Google Translate is good, but sometimes I do not read carefully or understand fully. I expected to see the SFJAZZ Collective in person and assumed the event was organized by Miguel Zenon. First the students played Zenon's arrangement of Stevie Wonder's Superstition. Then, they played Zenon's Lingala, a complex work featuring marimba and xylophone. Halfway through their performance of Dave Douglas's SFJAZZ Suite, I realized that the Collective was not backstage waiting to make an appearance. The eight member group, led by Christina Diaz on piano had mastered an ambitious and difficult set of challenging contemporary jazz arrangements. Carlos Quiros on bass and Isai Rodriguez on trumpet were outstanding, and I was no longer disappointed to not be seeing David Sanchez on saxophone tenor nor Stefon Harris on vibraphone.
PUERTO RICO: PUERTA AL PAISAJE – Parte 1: feroz/feraz
Museo de Historia, Antropología y Arte de l Universidad de Puerto Rico, Recinto de Río Piedras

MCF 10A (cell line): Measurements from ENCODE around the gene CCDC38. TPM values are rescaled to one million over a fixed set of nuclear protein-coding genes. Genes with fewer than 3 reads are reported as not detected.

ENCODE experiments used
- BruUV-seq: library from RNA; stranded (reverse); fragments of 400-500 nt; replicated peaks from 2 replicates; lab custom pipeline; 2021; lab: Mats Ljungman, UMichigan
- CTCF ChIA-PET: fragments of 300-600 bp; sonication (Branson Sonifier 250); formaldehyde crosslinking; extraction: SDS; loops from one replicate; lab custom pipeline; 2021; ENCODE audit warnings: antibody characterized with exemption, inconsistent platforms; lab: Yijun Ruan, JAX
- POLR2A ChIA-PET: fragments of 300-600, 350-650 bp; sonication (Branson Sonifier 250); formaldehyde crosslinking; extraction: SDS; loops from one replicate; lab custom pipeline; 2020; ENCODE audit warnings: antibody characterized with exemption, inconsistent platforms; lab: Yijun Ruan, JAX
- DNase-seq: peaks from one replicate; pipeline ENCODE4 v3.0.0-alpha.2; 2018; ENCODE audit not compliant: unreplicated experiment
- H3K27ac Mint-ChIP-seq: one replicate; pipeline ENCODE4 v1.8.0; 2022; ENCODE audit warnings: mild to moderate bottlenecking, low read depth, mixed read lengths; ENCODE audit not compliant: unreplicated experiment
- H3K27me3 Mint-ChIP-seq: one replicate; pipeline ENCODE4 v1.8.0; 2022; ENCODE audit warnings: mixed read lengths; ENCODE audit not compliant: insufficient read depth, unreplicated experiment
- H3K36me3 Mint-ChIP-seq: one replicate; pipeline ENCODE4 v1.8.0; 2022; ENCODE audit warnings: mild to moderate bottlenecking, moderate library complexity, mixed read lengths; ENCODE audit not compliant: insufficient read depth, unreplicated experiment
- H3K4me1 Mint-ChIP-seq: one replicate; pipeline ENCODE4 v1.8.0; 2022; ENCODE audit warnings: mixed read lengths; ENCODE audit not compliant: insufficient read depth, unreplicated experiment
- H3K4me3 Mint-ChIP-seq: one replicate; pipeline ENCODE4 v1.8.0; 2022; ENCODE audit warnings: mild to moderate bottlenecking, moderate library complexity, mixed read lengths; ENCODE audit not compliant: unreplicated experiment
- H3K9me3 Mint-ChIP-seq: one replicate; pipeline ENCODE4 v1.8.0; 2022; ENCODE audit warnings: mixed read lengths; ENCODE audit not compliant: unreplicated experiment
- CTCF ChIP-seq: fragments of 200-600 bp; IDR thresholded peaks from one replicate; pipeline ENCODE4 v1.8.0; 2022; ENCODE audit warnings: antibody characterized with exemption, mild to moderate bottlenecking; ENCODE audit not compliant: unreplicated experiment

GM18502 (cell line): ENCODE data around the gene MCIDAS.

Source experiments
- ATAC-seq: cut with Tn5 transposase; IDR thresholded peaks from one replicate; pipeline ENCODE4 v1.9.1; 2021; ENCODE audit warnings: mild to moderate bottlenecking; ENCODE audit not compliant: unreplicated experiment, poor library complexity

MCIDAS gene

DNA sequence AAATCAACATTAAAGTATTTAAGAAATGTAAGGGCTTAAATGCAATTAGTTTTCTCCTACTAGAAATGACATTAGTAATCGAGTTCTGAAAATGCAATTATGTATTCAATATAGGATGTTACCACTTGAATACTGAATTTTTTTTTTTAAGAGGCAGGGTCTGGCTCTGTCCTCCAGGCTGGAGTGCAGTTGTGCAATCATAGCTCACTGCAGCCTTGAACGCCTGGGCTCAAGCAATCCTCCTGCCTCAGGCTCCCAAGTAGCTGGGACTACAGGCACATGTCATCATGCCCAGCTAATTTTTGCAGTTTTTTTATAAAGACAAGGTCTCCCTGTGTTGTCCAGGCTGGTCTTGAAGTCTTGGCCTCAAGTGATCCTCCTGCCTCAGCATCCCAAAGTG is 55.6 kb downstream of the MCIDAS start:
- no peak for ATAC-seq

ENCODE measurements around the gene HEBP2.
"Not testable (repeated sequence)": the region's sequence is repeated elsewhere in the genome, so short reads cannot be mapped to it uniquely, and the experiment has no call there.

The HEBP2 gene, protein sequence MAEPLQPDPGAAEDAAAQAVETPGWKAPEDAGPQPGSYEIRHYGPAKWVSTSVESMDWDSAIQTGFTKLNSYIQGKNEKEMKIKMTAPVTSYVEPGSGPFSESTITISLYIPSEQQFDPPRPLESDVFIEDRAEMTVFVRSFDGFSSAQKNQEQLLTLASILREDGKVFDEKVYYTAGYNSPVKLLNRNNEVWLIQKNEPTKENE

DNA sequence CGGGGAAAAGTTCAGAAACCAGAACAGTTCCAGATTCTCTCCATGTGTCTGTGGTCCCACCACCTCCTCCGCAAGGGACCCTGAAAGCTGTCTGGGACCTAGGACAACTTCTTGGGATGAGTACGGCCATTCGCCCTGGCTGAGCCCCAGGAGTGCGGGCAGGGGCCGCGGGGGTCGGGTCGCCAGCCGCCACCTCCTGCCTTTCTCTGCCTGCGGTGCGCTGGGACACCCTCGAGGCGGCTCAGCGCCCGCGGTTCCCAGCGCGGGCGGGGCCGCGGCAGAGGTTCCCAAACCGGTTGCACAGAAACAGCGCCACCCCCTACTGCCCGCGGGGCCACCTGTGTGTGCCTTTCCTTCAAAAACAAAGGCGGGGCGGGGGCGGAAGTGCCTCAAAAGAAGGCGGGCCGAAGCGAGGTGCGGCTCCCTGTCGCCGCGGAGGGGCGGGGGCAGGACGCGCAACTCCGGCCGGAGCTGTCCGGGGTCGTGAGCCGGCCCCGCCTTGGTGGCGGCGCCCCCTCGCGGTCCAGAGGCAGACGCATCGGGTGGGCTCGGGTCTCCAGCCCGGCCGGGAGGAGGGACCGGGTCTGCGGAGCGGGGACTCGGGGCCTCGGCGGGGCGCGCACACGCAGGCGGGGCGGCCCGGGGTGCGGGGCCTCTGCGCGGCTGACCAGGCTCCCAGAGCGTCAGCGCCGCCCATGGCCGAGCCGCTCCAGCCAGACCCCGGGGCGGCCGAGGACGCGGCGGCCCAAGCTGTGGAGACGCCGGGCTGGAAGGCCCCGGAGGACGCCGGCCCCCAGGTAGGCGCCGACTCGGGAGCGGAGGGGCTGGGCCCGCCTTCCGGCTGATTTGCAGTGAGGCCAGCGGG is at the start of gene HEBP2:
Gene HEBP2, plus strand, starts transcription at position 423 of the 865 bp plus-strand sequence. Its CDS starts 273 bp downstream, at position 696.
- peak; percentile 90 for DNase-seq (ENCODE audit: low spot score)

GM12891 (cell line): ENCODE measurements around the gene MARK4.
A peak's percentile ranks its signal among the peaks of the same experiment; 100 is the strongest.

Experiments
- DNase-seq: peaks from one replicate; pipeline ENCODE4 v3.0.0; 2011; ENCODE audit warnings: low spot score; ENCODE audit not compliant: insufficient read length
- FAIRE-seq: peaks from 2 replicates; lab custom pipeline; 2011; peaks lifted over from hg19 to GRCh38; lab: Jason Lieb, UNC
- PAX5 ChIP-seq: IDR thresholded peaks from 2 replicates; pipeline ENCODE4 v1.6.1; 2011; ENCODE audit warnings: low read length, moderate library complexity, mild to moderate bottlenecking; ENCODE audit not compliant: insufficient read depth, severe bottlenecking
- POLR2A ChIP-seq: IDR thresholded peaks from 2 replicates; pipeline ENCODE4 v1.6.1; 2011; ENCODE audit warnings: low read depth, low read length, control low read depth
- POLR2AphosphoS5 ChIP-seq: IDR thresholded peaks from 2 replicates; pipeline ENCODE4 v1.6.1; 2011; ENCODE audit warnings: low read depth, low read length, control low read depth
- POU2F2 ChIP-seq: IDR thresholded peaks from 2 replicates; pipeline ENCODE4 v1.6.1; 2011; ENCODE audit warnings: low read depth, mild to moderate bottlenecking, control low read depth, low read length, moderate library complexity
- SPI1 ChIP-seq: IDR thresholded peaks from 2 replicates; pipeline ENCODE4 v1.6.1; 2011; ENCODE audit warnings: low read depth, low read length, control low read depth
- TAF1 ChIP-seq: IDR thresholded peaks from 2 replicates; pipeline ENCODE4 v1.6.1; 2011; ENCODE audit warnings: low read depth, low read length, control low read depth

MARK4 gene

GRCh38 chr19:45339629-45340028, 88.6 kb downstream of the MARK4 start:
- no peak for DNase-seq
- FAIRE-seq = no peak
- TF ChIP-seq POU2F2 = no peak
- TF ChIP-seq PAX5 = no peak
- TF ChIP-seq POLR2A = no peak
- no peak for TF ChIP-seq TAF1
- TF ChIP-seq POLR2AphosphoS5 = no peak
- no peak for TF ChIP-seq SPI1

This exhibition, Part 1, is an introduction to a more complete survey of landscape painting in Puerto Rico organized by Dr. Lilliana Ramos Collado, curator at El Museo de Arte Contemporáneo. Both exhibitions explore the Puerto Rican landscape with emphasis on issues such as territory and territoriality from the time of Francisco Oller up to the present day, and feature a group of contemporary artists including Rafael Trelles, María de Mater O’Neill, Arnaldo Roche Rabell y el colectivo J² (Jaime y Javier Suárez). Seeing this introduction makes us impatient to see Part 2 next month at el MAC.
GALERIA FRANCISCO OLLER
Three art installations
UPR, Recinto de Río Piedras
Three works by three artists who are professors of art fill the intimate gallery. Ivelisse Jiménez, installed a large hanging sculpture made from sheets of transparent plastic casting colored shadows on the wall. Migdalia Luz Barens created a geometric design on the floor of the gallery using thick lines of powdered carbon. Along the periphery of each line is a story or poem, but it was difficult to read exactly what had been written. The best work was made by Carola Cintrón Moscoso, who teaches computer art and sound at Escuel de Artes Plasticas. She made a large abstract painting using only black paint. Attached to the painting is an electronic wand, wired to a small speaker. Passing the wand across the painting creates a series of squeaks and squawks depending on the density of the black shapes in the painting. We wish we had a portable version to bring to every exhibition to make the art “speak” to us.